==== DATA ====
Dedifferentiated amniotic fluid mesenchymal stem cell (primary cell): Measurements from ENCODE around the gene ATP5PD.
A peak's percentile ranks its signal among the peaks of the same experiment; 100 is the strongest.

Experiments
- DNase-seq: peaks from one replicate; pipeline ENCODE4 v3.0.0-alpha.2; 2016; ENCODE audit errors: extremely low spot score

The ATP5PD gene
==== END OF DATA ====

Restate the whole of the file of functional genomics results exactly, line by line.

Dedifferentiated amniotic fluid mesenchymal stem cell (primary cell): Measurements from ENCODE around the gene ATP5PD.
A peak's percentile ranks its signal among the peaks of the same experiment; 100 is the strongest.

Experiments
- DNase-seq: peaks from one replicate; pipeline ENCODE4 v3.0.0-alpha.2; 2016; ENCODE audit errors: extremely low spot score

The ATP5PD gene